Two plays explore complicated identities.
Playwrights David Henry Hwang and Edward Albee explore identity in new productions at the Philadelphia Theatre Company, and McCarter Theatre, respectively.
In the Tony Award-winning M. Butterfly, Hwang combines the plot of Puccini's opera Madame Butterfly with a complex spy story, and uses the resulting hybrid to investigate gender and political, cultural, racial and sexual identity.
Set in Peking and Paris, the play (which begins just before the U.S. war against Vietnam and spans 20 years) focuses on the French diplomat Rene (Christopher Innvar, whose tame performance is the production's only significant flaw) and his lover Song, a Chinese opera singer (the excellent Telly Leung).
Song is submissive to Rene, and the Frenchman clearly relishes his role as the dominant male. But in M. Butterfly appearances are deceptive, and Hwang uses this deception to attack both cultural and gender stereotypes, particularly the Western male perception that the East is feminine and weak.
Director Joe Calarco's massively theatrical production exploits the illusory nature of theater to reveal the truth behind the deceptions, effectively forcing us to reassess our own beliefs regarding sexuality and race.
Featuring Chris Lee's sumptuous lighting and Helen Huang's lovely costumes, the production is visually arresting, and occasionally M. Butterfly is a thrilling, fascinating play about the roles we adopt--and how in the end the greatest illusions are our own.
Where Calarco's production of Butterfly has a visceral impact, director Emily Mann's staging of Edward Albee's Me, Myself and I (having its world premiere at the McCarter Theatre) is almost clinical by comparison.
Unlike Hwang--who explores identity from myriad perspectives--in Myself Albee focuses almost exclusively on individual identity. Highly abstract, the story concerns a pair of identical twins named, respectively, OTTO (the magnetic Michael Esper) and otto (Colin Donnell). As children the boys shared a deep emotional bond, but now, 28 years old, they're growing apart. They still look the same (at least they're supposed to; Esper and Donnell are physically similar but far from identical), but their personalities differ dramatically.
Uppercase OTTO (referred to as "loud" OTTO) is vindictive and cruel, but also charismatic and fascinating. "Soft" otto is sweet, kind and a bit boring. With Thomas Lynch's cold, sterile scenic design, the only warmth in the play is provided by the outstanding Tyne Daly as the boys' mother, and the superb Brian Murray as her longtime lover.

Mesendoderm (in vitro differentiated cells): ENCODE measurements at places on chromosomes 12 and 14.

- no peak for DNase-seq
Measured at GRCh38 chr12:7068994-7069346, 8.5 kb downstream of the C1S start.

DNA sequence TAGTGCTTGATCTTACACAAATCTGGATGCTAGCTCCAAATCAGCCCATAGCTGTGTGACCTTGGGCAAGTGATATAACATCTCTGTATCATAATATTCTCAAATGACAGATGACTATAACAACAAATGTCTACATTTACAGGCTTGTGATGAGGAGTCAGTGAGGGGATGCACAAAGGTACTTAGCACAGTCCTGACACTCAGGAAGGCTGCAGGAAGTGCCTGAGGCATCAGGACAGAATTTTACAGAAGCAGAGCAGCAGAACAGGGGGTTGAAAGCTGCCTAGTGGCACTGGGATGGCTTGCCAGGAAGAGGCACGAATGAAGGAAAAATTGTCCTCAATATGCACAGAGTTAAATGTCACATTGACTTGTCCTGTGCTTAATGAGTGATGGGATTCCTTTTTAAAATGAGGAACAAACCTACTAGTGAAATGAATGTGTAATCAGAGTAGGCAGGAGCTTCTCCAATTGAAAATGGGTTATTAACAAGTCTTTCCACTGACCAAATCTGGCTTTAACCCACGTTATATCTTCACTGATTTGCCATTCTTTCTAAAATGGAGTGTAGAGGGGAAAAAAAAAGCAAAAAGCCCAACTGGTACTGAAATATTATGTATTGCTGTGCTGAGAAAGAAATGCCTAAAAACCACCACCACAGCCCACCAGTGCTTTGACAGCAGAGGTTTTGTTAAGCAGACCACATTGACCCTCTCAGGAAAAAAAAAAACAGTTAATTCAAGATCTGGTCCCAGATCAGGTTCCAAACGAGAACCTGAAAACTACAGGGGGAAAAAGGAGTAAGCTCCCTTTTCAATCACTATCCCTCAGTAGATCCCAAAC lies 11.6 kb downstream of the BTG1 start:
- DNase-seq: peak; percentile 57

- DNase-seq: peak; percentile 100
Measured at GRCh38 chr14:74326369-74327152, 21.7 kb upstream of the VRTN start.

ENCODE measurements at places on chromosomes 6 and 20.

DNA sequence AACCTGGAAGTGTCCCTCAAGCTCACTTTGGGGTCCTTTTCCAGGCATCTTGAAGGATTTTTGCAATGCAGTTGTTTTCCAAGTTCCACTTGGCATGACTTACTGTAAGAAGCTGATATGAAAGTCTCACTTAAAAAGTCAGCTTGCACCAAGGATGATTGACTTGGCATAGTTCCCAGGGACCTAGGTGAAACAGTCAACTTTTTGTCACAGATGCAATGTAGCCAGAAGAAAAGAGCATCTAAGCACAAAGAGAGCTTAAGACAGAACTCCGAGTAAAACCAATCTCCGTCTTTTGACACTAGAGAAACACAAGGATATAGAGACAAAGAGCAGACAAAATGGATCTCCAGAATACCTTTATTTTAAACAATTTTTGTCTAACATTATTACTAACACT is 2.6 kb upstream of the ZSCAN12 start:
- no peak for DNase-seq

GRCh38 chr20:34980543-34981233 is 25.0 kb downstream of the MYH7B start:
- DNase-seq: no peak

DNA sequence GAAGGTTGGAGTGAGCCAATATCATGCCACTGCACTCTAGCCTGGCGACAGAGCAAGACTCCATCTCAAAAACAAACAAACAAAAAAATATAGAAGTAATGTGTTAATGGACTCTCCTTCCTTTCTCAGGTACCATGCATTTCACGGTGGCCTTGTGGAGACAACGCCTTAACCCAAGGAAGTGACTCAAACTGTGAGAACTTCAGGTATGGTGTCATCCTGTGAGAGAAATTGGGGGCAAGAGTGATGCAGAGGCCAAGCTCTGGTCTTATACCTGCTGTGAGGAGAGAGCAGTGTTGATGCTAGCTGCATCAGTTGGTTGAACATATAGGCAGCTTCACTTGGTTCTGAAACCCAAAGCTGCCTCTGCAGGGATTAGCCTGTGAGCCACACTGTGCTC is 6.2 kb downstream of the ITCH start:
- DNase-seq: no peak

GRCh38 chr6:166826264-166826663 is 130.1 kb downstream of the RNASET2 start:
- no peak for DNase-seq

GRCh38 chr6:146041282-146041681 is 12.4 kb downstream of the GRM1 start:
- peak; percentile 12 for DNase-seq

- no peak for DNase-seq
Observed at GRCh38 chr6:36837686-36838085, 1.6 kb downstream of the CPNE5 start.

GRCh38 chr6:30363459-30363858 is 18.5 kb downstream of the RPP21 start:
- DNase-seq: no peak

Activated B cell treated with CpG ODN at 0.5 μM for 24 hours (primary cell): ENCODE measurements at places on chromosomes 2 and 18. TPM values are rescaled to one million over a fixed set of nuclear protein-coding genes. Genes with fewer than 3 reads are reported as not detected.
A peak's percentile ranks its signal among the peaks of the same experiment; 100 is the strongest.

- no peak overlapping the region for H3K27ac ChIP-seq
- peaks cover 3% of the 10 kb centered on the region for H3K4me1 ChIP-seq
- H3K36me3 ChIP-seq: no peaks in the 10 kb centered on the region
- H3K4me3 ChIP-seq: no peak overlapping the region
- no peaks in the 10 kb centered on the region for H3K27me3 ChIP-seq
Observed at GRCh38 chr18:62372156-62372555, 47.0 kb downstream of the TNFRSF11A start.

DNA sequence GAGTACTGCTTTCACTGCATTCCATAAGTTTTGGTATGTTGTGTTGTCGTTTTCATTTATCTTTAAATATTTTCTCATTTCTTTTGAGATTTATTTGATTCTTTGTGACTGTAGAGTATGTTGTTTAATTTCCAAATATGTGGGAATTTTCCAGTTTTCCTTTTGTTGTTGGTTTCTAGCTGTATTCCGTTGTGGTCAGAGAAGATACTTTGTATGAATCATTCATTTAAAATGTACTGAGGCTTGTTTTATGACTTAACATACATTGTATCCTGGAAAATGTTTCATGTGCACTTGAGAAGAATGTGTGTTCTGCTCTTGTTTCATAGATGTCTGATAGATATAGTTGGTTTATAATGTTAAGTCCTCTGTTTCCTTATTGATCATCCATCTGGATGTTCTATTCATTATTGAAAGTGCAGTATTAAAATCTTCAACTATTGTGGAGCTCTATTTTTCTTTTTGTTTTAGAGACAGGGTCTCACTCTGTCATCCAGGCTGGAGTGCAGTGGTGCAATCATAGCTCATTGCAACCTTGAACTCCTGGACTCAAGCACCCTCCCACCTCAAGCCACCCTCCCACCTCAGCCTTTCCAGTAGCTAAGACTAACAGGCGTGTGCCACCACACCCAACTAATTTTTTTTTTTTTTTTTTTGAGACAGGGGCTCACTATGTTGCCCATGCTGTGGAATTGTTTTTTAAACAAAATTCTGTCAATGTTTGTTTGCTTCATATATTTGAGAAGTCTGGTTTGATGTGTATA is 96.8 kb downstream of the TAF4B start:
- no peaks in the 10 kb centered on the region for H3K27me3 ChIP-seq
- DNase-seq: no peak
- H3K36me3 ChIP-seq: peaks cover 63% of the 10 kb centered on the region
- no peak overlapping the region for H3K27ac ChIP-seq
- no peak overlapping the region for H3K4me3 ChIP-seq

In examining the role heredity plays in the formation of identity, Albee's at times humorous comedy is intellectually invigorating, but it rarely connects on an emotional level--making Myself a minor work from one of America's most revered dramatists.
Through Feb. 24. $10-$58. Suzanne Roberts Theatre, 480 S. Broad St. 215.985.0420. www.philadelphia theatrecompany.org
Me, Myself and I
Through Feb. 17. $15-$49. McCarter Theatre, 91 University Pl., Princeton, N.J. 609.258.ARTS. www.mccarter.org
Philadelphia's major theaters are known for their diversity, but they rarely tackle gay themes. Filling the void is the new Mauckingbird Theatre Company, making an impressive debut with a sparkling reimagining of Moli�re's comedy The Misanthrope. Set in a Paris where "gay men rule," the production views Moli�re's tale of pretense and conceit from a gay perspective. Winningly performed by an all-male cast, the story focuses on Alceste (Dito van Reigersberg) who, like every other Parisian male, is madly in love with the beautiful C�lim�ne (the alluring Evan Jonigkeit). Unlike the disingenuous suitors who attempt to secure Celimene's attentions with shallow compliments and self-important boasts, Alceste rails against the hypocrisy of insincere flattery and "bogus friendships." Utilizing Ranjit Bolt's brisk and engaging contemporary translation, director Peter Reynolds' fast-paced production effectively captures the eloquence of Moli�re's witty rhyme scheme. Featuring a trio of strong performances from van Reigersberg, Jonigkeit and the hilarious Keith Conallen as the outrageously conniving Arsin�e, Mauckingbird's immensely entertaining production exposes the pretentiousness of a gay subculture that favors beauty and youth over sincerity. (J.C.R.) � Through Sat., Feb. 2. $15-$20. Second Stage at the Adrienne, 2030 Sansom St. 215.563.4330. www.mauckingbirdtheatreco.org
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